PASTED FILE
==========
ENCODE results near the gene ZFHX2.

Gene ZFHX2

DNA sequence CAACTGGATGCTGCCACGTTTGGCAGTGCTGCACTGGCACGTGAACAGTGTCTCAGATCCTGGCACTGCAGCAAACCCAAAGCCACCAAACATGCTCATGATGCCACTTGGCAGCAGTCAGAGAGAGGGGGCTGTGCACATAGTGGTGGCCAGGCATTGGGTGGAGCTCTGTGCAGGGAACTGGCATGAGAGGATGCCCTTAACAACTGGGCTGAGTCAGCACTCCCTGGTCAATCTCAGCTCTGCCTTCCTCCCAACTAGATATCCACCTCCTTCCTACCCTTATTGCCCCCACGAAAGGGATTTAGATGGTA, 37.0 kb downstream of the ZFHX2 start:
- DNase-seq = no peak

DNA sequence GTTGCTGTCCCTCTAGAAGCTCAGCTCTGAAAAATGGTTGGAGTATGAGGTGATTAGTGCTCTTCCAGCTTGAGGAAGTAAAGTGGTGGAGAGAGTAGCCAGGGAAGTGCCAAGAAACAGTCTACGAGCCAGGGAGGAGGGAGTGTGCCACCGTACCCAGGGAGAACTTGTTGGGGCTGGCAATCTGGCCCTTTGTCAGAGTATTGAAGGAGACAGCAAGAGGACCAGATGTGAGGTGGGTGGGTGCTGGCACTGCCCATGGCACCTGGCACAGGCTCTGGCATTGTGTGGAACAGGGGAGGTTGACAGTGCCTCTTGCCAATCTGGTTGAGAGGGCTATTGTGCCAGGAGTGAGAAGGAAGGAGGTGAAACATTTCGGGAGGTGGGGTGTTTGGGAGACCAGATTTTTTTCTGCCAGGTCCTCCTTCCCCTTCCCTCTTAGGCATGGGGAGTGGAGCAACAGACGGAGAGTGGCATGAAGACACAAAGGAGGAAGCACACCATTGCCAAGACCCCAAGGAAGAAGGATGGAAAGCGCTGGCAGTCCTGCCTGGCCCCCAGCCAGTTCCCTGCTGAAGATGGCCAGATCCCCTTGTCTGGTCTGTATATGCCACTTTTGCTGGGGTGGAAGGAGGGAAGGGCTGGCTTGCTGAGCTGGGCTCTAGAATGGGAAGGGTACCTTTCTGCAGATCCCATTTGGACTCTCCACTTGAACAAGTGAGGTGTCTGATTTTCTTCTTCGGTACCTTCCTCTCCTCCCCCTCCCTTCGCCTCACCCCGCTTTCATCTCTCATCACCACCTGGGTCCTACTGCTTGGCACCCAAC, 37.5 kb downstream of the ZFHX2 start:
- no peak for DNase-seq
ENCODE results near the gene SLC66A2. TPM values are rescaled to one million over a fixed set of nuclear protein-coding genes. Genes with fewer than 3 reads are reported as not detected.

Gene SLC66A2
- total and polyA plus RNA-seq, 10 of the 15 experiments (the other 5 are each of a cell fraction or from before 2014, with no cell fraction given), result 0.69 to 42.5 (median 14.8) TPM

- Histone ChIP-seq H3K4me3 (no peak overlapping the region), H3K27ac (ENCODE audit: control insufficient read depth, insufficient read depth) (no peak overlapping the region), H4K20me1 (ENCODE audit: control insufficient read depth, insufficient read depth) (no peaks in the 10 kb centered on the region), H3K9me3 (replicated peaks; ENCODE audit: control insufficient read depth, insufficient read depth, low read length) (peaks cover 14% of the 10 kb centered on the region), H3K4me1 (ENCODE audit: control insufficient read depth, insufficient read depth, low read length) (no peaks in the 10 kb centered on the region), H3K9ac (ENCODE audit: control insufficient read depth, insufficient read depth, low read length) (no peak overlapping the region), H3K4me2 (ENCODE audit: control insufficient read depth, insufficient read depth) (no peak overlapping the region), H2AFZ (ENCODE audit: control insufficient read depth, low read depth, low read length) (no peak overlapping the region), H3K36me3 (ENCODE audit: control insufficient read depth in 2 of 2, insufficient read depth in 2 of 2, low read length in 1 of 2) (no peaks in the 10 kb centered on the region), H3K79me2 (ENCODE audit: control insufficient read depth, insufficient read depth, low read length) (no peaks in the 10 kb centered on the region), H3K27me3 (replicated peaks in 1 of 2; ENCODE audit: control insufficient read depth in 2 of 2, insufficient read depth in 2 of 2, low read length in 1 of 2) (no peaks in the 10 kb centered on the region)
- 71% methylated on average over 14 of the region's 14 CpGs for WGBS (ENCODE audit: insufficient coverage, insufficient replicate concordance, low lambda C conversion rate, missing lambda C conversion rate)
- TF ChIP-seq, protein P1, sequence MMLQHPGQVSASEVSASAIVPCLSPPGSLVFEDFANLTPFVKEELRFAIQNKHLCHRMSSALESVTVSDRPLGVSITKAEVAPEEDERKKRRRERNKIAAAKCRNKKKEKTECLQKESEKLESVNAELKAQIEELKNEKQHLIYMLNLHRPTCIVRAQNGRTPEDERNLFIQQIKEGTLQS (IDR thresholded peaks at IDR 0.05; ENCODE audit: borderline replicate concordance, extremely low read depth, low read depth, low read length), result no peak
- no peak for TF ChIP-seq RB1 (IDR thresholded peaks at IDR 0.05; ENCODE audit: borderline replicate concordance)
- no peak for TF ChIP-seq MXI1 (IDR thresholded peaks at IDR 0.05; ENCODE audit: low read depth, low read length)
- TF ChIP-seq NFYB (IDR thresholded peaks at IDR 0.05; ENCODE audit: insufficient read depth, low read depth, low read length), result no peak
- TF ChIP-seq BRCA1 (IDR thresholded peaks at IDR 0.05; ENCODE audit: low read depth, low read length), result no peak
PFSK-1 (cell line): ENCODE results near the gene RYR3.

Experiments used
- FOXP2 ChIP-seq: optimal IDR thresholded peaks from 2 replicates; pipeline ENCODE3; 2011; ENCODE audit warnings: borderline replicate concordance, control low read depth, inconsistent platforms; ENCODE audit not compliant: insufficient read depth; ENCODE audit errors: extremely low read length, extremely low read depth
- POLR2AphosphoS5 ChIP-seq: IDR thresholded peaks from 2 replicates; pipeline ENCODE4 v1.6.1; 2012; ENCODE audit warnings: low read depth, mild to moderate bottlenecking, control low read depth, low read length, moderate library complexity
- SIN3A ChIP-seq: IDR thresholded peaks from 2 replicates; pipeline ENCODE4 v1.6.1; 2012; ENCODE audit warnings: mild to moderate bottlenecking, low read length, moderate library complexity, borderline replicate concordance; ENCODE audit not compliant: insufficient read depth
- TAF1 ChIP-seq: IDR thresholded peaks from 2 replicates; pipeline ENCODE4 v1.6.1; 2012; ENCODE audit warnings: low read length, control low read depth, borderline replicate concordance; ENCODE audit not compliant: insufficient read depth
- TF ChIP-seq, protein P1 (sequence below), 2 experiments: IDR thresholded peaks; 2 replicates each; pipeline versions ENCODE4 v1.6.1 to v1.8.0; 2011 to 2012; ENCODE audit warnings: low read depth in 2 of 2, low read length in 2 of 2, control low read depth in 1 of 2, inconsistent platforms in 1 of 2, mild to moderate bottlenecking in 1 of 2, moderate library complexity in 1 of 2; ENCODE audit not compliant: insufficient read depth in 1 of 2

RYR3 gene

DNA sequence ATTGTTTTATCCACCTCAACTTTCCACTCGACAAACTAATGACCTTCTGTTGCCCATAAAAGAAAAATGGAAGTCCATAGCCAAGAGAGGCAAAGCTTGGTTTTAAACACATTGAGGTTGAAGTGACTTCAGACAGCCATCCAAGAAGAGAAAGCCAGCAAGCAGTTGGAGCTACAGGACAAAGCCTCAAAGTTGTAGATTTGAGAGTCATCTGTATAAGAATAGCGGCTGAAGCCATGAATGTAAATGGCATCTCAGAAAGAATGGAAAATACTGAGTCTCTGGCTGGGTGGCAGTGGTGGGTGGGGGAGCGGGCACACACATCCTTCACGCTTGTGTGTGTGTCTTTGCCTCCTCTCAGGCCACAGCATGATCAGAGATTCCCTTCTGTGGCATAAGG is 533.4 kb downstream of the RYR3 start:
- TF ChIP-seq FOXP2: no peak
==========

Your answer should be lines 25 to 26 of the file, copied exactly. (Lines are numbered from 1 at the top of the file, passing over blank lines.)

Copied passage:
DNA sequence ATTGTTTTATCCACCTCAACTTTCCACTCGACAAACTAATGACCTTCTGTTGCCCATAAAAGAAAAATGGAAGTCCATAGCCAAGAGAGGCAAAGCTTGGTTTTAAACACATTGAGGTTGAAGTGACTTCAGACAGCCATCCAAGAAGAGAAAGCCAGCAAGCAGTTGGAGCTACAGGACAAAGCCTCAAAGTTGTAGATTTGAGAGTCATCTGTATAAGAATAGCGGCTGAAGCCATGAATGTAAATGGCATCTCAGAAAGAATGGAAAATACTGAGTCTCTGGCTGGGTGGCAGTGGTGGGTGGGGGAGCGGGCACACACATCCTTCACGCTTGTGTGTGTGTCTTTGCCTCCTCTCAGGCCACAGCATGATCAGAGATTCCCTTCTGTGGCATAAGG is 533.4 kb downstream of the RYR3 start:
- TF ChIP-seq FOXP2: no peak